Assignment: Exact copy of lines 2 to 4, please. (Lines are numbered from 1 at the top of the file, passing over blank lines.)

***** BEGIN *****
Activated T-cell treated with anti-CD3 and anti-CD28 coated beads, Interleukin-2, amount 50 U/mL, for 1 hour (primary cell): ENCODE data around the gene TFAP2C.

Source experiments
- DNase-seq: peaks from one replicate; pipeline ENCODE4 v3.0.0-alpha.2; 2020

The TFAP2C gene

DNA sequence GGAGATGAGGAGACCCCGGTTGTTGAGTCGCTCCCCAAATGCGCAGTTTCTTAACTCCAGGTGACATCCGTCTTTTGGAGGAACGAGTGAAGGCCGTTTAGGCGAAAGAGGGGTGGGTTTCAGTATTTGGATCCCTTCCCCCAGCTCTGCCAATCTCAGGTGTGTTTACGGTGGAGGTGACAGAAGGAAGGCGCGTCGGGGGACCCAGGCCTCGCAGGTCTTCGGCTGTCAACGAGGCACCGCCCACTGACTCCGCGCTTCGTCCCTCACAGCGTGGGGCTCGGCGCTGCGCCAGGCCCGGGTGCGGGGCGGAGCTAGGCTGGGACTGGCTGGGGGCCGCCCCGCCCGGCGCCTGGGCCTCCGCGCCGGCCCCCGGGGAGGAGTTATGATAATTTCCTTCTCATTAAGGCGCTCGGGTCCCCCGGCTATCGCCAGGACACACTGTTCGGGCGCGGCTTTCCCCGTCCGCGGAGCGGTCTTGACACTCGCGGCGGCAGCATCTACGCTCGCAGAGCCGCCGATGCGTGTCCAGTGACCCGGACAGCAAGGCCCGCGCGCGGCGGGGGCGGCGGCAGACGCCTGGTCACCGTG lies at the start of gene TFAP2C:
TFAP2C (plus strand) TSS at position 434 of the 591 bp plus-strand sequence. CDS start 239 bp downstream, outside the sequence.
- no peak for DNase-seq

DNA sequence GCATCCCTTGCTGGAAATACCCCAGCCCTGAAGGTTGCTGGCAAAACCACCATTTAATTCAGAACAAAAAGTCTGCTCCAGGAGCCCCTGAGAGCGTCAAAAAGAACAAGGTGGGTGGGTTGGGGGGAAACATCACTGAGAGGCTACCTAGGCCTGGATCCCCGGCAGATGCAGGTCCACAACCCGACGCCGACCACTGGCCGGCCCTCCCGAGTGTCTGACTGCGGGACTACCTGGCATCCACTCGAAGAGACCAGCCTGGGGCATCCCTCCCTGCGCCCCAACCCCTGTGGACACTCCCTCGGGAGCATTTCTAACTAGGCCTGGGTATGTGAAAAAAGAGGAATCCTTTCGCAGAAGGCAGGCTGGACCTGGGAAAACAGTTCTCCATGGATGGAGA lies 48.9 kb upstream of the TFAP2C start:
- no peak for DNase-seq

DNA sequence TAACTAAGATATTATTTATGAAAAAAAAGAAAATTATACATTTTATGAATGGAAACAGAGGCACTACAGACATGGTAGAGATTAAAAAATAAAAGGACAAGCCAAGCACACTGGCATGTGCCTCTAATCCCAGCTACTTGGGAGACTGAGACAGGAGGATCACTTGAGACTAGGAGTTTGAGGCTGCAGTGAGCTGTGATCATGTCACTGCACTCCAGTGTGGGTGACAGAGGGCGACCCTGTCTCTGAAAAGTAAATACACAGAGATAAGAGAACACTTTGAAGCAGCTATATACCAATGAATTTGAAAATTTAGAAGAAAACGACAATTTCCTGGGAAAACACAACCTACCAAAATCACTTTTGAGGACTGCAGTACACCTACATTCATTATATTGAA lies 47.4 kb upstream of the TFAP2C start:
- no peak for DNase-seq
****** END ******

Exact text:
Source experiments
- DNase-seq: peaks from one replicate; pipeline ENCODE4 v3.0.0-alpha.2; 2020

The TFAP2C gene